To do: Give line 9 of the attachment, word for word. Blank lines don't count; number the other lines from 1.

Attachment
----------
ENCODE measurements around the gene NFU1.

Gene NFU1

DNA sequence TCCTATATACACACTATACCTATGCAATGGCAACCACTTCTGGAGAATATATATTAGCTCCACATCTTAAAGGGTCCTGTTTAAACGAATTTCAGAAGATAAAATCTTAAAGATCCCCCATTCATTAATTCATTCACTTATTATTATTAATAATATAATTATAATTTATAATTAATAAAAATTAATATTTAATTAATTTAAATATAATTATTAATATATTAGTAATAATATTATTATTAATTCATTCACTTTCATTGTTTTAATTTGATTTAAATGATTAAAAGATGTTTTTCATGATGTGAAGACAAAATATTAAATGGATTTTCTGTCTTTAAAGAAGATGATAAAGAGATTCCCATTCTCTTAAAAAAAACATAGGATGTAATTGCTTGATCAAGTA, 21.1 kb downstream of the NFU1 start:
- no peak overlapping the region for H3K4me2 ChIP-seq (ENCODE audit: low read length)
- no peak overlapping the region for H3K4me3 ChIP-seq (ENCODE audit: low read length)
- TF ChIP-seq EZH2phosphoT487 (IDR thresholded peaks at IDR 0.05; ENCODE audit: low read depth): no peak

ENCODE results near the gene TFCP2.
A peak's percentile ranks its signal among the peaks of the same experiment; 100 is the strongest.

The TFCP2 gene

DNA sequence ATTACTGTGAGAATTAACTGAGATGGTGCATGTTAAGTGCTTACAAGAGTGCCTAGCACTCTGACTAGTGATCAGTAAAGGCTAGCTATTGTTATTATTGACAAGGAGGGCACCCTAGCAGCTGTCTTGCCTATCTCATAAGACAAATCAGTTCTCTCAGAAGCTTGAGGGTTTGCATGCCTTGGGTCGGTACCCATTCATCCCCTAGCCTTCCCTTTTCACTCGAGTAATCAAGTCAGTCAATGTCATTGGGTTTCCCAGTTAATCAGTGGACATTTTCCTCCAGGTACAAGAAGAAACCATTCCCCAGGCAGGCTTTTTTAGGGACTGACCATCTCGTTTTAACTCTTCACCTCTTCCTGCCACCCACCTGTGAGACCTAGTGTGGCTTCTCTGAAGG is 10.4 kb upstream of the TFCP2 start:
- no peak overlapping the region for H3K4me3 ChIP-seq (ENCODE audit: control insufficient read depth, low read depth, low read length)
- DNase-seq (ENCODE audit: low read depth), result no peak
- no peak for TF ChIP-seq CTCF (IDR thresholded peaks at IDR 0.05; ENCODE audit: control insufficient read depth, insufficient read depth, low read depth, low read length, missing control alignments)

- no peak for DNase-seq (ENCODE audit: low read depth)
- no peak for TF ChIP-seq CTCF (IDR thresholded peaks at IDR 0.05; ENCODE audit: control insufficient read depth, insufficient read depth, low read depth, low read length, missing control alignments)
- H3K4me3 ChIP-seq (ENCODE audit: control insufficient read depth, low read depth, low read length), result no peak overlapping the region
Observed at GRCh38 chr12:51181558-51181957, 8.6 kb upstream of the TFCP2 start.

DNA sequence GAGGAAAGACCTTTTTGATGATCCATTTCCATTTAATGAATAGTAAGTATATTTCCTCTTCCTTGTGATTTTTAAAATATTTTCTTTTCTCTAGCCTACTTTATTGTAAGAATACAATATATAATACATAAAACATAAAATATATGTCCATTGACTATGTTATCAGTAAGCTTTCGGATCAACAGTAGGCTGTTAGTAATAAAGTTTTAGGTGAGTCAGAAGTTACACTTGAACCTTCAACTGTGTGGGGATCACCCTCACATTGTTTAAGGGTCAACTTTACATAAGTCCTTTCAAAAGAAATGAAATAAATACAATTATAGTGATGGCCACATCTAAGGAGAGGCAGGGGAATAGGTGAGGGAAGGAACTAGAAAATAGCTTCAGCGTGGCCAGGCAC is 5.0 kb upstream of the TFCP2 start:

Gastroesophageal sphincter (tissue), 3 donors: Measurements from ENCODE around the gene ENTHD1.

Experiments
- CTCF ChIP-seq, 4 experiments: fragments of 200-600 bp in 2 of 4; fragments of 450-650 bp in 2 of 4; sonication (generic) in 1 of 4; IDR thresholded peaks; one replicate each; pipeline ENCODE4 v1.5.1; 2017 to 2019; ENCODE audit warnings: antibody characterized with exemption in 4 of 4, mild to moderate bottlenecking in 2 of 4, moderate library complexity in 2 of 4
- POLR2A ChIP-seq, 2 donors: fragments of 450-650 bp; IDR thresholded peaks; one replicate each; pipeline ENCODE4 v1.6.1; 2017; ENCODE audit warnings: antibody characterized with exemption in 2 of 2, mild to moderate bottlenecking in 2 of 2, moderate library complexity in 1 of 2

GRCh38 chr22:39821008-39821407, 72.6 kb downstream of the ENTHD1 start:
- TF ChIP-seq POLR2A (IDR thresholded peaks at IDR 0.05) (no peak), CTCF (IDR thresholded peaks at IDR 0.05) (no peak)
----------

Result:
The TFCP2 gene